”We believe strongly that investors should not be constrained in their investment decisions.”
South Africa’s financial market provides a role model for financial market development in Africa. This interview looks at some of the key challenges to establishing a functioning financial sector and what emerging markets can learn from the experiences of the Johannesburg Stock Exchange.
KT. Institutional Investors: South Africa has a high number of foreign investors (as a percentage of total investment), what are the risks associated with external shocks, and how does an emerging market stock exchange mitigate the effects of foreign investors disinvesting?
NNK. The extent of foreign participation in our markets varies – depending on the specific market in question – but, for equities and bonds, it averages between 25% and 35% of daily activity. Obviously foreign disinvestment, therefore, has an impact on the market. That said, we believe strongly that investors should not be constrained in their investment decisions and, as an emerging market exchange, we therefore focus on the following:
a. Making sure that market risk is the only risk consideration that investors have to deal with i.e. they should never be concerned about operational or counterparty risks when participating in this market. In essence, we try to take care of the hygiene factors so that you know that if you trade in the Johannesburg Stock Exchange (JSE), you will get your shares or your cash and that the market systems will be up and running if you need to buy or sell.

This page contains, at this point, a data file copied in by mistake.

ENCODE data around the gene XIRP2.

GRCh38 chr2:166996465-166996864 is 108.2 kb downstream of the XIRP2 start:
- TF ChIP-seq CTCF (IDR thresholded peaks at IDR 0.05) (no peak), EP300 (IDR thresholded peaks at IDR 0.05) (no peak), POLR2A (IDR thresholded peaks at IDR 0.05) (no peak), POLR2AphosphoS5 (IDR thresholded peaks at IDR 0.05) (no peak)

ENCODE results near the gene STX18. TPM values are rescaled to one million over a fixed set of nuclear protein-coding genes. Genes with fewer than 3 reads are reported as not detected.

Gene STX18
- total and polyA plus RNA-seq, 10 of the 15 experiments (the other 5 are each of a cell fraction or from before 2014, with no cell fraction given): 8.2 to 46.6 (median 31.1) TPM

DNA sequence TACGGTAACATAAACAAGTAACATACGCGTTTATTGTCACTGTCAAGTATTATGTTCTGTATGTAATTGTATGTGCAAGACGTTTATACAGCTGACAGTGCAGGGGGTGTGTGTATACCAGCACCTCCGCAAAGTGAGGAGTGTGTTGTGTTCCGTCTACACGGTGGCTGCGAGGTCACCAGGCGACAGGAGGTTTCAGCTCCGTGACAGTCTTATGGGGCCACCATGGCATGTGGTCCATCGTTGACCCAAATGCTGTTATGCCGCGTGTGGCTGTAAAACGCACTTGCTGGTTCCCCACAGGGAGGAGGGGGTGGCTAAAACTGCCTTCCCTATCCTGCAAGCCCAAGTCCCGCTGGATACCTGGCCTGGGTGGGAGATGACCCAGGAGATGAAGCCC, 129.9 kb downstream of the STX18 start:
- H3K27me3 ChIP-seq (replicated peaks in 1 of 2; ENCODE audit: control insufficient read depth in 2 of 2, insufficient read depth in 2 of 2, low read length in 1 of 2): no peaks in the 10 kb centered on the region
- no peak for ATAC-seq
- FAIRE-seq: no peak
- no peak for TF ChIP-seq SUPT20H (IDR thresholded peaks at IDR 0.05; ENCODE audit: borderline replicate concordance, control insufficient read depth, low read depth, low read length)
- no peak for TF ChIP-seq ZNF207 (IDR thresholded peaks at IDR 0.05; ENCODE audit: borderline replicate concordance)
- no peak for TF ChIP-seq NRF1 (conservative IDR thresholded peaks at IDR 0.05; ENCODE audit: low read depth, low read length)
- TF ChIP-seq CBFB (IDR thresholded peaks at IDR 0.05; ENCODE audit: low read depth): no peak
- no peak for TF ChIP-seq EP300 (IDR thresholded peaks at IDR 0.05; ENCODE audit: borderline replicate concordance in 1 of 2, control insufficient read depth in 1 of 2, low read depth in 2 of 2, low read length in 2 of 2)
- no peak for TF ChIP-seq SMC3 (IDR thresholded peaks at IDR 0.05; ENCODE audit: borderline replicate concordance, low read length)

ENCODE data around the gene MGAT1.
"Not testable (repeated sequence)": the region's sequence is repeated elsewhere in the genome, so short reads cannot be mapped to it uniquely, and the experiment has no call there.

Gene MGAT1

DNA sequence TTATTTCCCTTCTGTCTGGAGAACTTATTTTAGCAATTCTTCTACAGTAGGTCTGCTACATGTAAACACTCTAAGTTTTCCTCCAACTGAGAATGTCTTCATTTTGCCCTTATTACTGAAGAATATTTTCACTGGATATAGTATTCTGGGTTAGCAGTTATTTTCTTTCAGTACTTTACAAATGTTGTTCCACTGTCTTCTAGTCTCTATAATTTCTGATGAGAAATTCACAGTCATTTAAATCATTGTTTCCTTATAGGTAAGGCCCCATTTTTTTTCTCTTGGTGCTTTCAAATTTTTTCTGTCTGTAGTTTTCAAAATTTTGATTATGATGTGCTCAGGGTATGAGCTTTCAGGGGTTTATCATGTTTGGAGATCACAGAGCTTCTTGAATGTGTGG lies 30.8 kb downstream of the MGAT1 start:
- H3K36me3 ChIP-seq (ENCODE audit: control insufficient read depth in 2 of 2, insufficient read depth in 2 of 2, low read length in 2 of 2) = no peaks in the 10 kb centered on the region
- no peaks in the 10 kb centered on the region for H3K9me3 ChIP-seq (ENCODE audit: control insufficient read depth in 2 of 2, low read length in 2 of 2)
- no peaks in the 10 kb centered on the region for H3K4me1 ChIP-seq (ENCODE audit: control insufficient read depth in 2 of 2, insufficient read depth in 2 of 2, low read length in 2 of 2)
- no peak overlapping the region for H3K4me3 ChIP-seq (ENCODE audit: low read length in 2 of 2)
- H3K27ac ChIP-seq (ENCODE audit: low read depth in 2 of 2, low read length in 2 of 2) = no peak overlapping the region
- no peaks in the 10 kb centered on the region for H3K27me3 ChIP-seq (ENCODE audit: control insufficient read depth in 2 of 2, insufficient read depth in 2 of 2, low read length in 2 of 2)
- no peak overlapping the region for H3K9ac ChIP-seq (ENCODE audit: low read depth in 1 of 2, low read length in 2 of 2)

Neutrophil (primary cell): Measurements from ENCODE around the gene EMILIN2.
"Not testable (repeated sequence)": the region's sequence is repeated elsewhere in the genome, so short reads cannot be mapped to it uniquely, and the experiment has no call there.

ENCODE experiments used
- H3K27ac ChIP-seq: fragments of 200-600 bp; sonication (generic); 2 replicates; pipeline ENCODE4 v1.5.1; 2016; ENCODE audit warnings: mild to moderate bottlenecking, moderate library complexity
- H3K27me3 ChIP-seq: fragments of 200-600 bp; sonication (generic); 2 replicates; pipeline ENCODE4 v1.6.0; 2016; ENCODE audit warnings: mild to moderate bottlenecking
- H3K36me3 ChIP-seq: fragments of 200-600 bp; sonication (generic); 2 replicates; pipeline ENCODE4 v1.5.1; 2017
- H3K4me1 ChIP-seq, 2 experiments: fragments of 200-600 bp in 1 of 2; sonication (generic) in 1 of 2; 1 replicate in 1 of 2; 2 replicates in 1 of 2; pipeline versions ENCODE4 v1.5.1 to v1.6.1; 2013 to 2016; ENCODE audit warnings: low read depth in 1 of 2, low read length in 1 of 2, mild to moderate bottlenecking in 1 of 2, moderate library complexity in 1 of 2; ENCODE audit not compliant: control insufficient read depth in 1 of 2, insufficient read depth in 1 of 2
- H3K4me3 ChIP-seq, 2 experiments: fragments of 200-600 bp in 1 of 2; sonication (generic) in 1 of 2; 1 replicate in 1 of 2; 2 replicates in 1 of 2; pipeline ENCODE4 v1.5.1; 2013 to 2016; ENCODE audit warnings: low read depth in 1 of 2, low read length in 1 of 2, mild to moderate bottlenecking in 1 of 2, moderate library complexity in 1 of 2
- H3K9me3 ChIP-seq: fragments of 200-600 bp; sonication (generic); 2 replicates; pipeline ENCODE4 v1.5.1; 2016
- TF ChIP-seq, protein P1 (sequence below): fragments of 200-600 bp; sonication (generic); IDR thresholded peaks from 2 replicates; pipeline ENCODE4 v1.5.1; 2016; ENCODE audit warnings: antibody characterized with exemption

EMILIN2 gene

b. We work with JSE-listed companies, and government representatives to “sell” the South Africa story internationally. In October 2013, we organised a US roadshow and will most likely repeat the roadshow later this year. Additionally, we constantly visit Europe and Asia to promote the JSE and South Africa as an attractive investment destination.
c. Finally, we don’t lose sight of our domestic investor base. While foreigners are a large part of our market – and we will always seek to attract foreign investment – the core of our investors are local investors, and we have to remain relevant to their needs. We spend a lot of time understanding what local investors and intermediaries need from the exchange, ensuring that this is their first choice for investment.
KT. One of the big attractions of investing in emerging markets is the ability to reduce correlation and diversify assets away from developed markets. However, as in the case of the Asian Contagion and more recently the so-called Emerging Market Contagion, we saw an increased correlation as large foreign investors attempted to withdraw cash simultaneously. What can emerging market stock exchanges do to alleviate the effects of these types of risks?
NNK. During a global financial crisis, markets are impacted around the world. I don’t think it’s possible to remove this correlation as this is not activity that is driven by specific investment sentiment but rather by (as you correctly reflect) some level of contagion. These tend, however, to be short-term dislocations; so what is important over these times is to continue to run markets properly and avoid the temptation to overreact. In addition to this, however, exchanges can also seek to diversify the range of products and services they provide. While equity markets may run in parallel – either across emerging markets or globally – equity and bond markets may move in different directions. Likewise, commodity derivative products are often driven by very different considerations to other types of markets. Reducing reliance on trading activity alone – through, for example, the selling of “market data products”, also reduces vulnerability to shocks.